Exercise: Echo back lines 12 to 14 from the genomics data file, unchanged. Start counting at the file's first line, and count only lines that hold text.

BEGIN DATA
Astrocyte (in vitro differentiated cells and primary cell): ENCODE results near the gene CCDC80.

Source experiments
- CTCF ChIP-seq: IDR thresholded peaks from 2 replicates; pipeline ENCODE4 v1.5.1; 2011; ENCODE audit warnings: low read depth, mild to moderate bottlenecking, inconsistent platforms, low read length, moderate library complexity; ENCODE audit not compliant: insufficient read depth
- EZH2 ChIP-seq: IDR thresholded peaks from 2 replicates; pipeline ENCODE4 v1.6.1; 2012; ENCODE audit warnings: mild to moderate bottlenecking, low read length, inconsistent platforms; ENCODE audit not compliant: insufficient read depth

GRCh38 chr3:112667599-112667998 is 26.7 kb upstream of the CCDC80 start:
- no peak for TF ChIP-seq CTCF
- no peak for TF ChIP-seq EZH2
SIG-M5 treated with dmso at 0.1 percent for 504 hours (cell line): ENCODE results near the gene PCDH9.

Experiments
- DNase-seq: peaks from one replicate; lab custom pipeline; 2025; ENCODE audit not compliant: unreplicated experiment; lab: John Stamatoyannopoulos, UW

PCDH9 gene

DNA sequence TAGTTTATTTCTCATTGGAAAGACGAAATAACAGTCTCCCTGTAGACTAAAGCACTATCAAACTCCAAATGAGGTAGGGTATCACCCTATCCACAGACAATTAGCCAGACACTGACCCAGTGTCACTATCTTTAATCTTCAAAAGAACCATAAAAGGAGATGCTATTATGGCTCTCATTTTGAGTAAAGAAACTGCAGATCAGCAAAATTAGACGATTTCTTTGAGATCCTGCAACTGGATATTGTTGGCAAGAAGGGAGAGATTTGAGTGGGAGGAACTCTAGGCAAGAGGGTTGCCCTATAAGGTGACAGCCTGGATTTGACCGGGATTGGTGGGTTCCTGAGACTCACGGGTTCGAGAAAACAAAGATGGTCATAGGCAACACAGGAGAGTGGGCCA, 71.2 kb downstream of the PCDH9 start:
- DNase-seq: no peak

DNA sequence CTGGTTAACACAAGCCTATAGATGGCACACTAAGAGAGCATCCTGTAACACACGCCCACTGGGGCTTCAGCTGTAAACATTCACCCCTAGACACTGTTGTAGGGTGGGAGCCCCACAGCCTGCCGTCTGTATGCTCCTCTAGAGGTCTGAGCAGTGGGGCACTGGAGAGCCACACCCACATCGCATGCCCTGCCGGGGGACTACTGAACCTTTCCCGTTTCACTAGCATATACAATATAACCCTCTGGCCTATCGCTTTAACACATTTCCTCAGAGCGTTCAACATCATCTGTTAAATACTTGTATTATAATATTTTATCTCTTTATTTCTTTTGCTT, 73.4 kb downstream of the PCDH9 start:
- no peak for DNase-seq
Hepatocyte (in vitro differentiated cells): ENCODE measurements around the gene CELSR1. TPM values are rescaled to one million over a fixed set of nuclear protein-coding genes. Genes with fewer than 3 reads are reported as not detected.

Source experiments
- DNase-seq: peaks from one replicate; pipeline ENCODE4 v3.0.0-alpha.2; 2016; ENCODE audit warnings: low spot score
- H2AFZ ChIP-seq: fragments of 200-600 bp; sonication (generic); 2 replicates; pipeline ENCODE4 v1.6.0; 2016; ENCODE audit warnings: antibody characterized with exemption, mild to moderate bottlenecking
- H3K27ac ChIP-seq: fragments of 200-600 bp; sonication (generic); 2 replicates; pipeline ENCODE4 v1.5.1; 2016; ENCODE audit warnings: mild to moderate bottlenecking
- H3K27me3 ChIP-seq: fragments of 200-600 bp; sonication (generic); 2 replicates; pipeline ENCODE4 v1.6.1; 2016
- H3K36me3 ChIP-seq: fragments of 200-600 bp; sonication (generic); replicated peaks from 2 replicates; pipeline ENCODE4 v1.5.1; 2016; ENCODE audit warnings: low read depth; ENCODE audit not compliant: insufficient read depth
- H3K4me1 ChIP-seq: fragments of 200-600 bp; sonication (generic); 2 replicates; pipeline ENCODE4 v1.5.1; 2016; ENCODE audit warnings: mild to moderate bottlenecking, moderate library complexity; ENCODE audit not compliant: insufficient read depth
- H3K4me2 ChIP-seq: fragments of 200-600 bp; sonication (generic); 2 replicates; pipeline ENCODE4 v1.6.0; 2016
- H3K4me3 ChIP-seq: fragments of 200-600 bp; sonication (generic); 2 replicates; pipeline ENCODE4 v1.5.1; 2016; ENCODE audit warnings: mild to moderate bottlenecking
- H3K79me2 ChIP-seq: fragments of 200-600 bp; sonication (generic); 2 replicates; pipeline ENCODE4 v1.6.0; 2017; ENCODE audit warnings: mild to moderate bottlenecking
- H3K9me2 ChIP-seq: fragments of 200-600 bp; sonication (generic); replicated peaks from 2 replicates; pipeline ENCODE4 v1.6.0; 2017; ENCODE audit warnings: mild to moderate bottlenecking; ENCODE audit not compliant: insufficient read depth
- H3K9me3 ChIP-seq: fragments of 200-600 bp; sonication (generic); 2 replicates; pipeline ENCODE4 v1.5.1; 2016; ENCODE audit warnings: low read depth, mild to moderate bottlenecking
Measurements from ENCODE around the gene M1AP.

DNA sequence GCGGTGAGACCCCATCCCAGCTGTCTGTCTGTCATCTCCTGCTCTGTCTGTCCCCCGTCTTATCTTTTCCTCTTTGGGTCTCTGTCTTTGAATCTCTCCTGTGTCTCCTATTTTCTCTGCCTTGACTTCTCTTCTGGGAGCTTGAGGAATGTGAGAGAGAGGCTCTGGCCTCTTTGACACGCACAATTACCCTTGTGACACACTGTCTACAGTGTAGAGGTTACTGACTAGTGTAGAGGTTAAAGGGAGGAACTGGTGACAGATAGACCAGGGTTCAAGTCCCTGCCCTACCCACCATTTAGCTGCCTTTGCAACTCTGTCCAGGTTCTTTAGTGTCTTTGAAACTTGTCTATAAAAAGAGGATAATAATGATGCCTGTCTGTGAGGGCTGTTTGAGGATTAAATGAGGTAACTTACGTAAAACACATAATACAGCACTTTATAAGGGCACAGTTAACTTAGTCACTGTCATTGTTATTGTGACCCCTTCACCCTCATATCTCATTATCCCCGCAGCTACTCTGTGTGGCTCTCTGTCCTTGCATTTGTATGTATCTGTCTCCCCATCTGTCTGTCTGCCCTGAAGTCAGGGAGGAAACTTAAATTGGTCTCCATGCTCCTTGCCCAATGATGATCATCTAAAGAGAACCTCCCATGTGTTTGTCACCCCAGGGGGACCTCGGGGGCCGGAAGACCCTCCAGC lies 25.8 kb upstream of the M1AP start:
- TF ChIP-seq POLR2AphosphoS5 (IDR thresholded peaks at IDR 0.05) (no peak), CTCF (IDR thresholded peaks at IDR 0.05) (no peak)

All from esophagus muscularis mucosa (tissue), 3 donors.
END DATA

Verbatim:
DNA sequence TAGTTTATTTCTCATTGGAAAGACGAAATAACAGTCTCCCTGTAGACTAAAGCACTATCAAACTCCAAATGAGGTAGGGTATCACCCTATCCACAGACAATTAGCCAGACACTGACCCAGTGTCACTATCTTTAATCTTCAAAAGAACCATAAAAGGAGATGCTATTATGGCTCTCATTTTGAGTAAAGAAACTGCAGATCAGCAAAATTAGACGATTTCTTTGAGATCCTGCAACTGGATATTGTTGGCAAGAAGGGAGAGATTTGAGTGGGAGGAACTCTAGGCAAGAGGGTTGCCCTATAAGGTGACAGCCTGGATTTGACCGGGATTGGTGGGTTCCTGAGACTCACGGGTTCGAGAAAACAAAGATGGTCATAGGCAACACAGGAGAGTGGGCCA, 71.2 kb downstream of the PCDH9 start:
- DNase-seq: no peak

DNA sequence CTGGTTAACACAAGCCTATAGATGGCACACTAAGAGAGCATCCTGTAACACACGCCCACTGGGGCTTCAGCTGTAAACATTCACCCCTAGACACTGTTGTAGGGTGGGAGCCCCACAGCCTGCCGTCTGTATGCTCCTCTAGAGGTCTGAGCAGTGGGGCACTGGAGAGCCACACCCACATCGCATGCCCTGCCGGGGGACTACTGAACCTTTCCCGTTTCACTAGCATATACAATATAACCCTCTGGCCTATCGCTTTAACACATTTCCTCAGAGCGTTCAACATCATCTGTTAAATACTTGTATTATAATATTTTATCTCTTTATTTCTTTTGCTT, 73.4 kb downstream of the PCDH9 start: